Maharashtra assembly seeks 'classical language' tag for Marathi

Food and Civil Supplies Minister Chhagan Bhujbal said Marathi was an ancient language, older than even Sanskrit.

Published: 27th February 2020 08:40 PM  |   Last Updated: 27th February 2020 08:40 PM   |  A+A-


MUMBAI: The Maharashtra legislative assembly on Thursday unanimously passed a resolution recommending to the Centre to accord Marathi the status of a "classical language".

The resolution was moved by Minister for Marathi language Subhash Desai.

The one-line resolution asked the Centre to take a decision to declare Marathi as a "classical language".

Speaking on the issue, Food and Civil Supplies Minister Chhagan Bhujbal said Marathi was an ancient language, older than even Sanskrit.

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All political parties in the state should step up efforts to persuade the Centre to accord classical language status to Marathi, he said.

Former chief minister Prithviraj Chavan (Congress) said it was during his tenure that a committee was set up on the issue under the chairmanship of litterateur Rangnath Pathare who gave a 500-page report on classical language status for Marathi.

"We forwarded the report to the Centre in July 2013. But then there was a change in government (at the Centre in May 2014).

In the last few years, efforts to get classical status for the Marathi language have not yielded result. At the same, five languages have been declared as classical," he said.

Chavan felt there was need to set up a committee of litterateursand experts for follow-up action on the issue.

Ashish Shelar (BJP) said the Marathi language was 1,500 to 2,000 years old and there was proof for back this claim.

Ravindra Waikar (Shiv Sena) wondered if there was no political will in the state to take up the matter with the Centre.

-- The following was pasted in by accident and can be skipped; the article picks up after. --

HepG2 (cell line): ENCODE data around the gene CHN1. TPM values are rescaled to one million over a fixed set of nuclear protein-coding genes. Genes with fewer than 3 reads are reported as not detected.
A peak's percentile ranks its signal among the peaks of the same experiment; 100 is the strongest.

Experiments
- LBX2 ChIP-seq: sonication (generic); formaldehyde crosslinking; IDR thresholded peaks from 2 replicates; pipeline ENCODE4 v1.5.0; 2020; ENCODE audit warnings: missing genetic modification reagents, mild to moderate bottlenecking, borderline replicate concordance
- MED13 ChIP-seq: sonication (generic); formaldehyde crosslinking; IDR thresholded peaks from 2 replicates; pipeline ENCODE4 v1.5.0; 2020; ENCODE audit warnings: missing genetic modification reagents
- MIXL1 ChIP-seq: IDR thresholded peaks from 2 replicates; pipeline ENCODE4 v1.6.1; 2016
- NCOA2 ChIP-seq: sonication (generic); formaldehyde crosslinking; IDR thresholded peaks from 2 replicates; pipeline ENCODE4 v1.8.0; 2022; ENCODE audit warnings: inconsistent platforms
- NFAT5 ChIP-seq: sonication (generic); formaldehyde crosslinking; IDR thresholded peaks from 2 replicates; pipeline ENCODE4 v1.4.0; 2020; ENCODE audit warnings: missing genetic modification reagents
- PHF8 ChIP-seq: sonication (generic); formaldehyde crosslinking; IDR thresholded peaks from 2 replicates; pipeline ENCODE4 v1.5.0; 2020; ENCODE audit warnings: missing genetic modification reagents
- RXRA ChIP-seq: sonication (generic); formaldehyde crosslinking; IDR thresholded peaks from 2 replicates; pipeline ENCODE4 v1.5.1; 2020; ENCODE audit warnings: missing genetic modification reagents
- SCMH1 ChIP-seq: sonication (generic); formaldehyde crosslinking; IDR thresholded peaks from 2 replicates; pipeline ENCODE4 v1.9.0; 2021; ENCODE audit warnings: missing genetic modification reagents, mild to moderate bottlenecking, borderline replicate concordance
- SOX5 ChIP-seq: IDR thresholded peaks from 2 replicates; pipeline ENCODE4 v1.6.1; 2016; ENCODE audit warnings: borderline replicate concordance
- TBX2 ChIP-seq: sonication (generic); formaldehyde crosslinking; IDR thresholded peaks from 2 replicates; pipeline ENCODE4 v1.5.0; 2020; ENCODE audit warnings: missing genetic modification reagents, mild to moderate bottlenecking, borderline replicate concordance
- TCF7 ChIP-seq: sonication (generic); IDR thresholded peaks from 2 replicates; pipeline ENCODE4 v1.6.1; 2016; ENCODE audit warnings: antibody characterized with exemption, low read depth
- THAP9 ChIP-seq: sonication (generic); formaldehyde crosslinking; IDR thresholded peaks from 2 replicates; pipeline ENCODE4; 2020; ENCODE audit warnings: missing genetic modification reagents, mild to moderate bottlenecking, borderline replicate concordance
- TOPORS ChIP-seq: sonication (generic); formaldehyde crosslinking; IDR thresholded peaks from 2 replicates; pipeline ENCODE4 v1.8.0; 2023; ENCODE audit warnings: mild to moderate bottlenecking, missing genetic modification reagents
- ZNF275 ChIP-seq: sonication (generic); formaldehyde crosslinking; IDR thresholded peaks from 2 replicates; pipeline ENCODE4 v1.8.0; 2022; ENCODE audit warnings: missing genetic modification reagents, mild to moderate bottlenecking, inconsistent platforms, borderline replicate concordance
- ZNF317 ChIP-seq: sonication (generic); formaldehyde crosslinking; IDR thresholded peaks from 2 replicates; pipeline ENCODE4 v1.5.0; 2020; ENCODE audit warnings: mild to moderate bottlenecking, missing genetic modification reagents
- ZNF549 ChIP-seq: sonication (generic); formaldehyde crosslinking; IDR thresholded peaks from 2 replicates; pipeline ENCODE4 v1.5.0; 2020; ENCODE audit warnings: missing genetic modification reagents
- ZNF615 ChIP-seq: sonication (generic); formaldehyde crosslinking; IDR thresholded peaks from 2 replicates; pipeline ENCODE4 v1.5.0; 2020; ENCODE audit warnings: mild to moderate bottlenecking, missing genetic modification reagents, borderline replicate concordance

Members also demanded that an all-party delegation go to Delhi for follow-up action with the Centre.

They lamented that despite Marathi fulfilling all criteria of a classical language, it had not been accorded the status so far.

The resolution coincided with `Marathi Bhasha Din' (Marathi language day) which is celebrated on February 27, the birth anniversary of Jnanpith award winning poet the late V V Shirwadkar.

As of now, six languages -- Tamil, Telugu, Sanskrit, Kannada, Malayalam and Odia -- have been given the status of classical languages.

The criteria adopted by the Centre to determine the eligibility of a language for classical status include its recorded history over a period of 1,500-2,000 years, body of ancient literature and whether its literary tradition is original, among other yardsticks.

In the past, the Centre has said a proposal for granting classical language status to Marathi was under active consideration of the Ministry of Culture.

Languages declared as classical are given certain benefits by the Human Resource and Development Ministry.

These include setting up centres for their study and international awards for their scholars.

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